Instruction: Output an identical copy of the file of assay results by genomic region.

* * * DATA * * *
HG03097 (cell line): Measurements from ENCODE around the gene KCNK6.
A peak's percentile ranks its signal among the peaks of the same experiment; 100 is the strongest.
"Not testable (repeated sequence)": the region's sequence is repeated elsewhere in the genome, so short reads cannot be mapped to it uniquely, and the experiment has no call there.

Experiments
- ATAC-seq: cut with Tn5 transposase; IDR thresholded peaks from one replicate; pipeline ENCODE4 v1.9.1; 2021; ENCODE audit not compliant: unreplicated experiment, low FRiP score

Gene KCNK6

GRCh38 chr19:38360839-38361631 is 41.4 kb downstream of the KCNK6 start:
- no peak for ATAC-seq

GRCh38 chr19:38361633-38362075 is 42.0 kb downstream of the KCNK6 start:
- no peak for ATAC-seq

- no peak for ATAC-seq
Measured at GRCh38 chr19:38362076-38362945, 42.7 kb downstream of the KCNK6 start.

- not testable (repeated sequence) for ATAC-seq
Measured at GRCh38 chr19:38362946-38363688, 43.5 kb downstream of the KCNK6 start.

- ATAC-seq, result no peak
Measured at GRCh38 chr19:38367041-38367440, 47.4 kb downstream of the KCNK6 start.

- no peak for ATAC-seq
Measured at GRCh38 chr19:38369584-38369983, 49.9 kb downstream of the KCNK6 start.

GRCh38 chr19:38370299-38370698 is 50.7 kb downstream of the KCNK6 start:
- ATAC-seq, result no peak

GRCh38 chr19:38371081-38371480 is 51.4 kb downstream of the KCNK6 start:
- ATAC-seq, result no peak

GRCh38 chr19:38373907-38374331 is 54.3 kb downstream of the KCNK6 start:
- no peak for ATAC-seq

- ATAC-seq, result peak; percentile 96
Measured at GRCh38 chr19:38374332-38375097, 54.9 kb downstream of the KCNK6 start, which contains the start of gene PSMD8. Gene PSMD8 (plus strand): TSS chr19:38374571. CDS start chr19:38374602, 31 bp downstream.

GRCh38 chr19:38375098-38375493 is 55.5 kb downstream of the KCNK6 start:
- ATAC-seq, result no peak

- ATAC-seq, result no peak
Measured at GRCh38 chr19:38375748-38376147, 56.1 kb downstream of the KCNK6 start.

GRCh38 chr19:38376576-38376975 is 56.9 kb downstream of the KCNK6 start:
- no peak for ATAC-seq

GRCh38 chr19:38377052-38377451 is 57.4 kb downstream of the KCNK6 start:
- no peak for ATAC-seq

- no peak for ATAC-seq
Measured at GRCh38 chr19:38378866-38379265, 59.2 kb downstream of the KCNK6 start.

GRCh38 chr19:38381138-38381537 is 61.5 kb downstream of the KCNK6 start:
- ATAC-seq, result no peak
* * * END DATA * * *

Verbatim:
HG03097 (cell line): Measurements from ENCODE around the gene KCNK6.
A peak's percentile ranks its signal among the peaks of the same experiment; 100 is the strongest.
"Not testable (repeated sequence)": the region's sequence is repeated elsewhere in the genome, so short reads cannot be mapped to it uniquely, and the experiment has no call there.

Experiments
- ATAC-seq: cut with Tn5 transposase; IDR thresholded peaks from one replicate; pipeline ENCODE4 v1.9.1; 2021; ENCODE audit not compliant: unreplicated experiment, low FRiP score

Gene KCNK6

GRCh38 chr19:38360839-38361631 is 41.4 kb downstream of the KCNK6 start:
- no peak for ATAC-seq

GRCh38 chr19:38361633-38362075 is 42.0 kb downstream of the KCNK6 start:
- no peak for ATAC-seq

- no peak for ATAC-seq
Measured at GRCh38 chr19:38362076-38362945, 42.7 kb downstream of the KCNK6 start.

- not testable (repeated sequence) for ATAC-seq
Measured at GRCh38 chr19:38362946-38363688, 43.5 kb downstream of the KCNK6 start.

- ATAC-seq, result no peak
Measured at GRCh38 chr19:38367041-38367440, 47.4 kb downstream of the KCNK6 start.

- no peak for ATAC-seq
Measured at GRCh38 chr19:38369584-38369983, 49.9 kb downstream of the KCNK6 start.

GRCh38 chr19:38370299-38370698 is 50.7 kb downstream of the KCNK6 start:
- ATAC-seq, result no peak

GRCh38 chr19:38371081-38371480 is 51.4 kb downstream of the KCNK6 start:
- ATAC-seq, result no peak

GRCh38 chr19:38373907-38374331 is 54.3 kb downstream of the KCNK6 start:
- no peak for ATAC-seq

- ATAC-seq, result peak; percentile 96
Measured at GRCh38 chr19:38374332-38375097, 54.9 kb downstream of the KCNK6 start, which contains the start of gene PSMD8. Gene PSMD8 (plus strand): TSS chr19:38374571. CDS start chr19:38374602, 31 bp downstream.

GRCh38 chr19:38375098-38375493 is 55.5 kb downstream of the KCNK6 start:
- ATAC-seq, result no peak

- ATAC-seq, result no peak
Measured at GRCh38 chr19:38375748-38376147, 56.1 kb downstream of the KCNK6 start.

GRCh38 chr19:38376576-38376975 is 56.9 kb downstream of the KCNK6 start:
- no peak for ATAC-seq

GRCh38 chr19:38377052-38377451 is 57.4 kb downstream of the KCNK6 start:
- no peak for ATAC-seq

- no peak for ATAC-seq
Measured at GRCh38 chr19:38378866-38379265, 59.2 kb downstream of the KCNK6 start.

GRCh38 chr19:38381138-38381537 is 61.5 kb downstream of the KCNK6 start:
- ATAC-seq, result no peak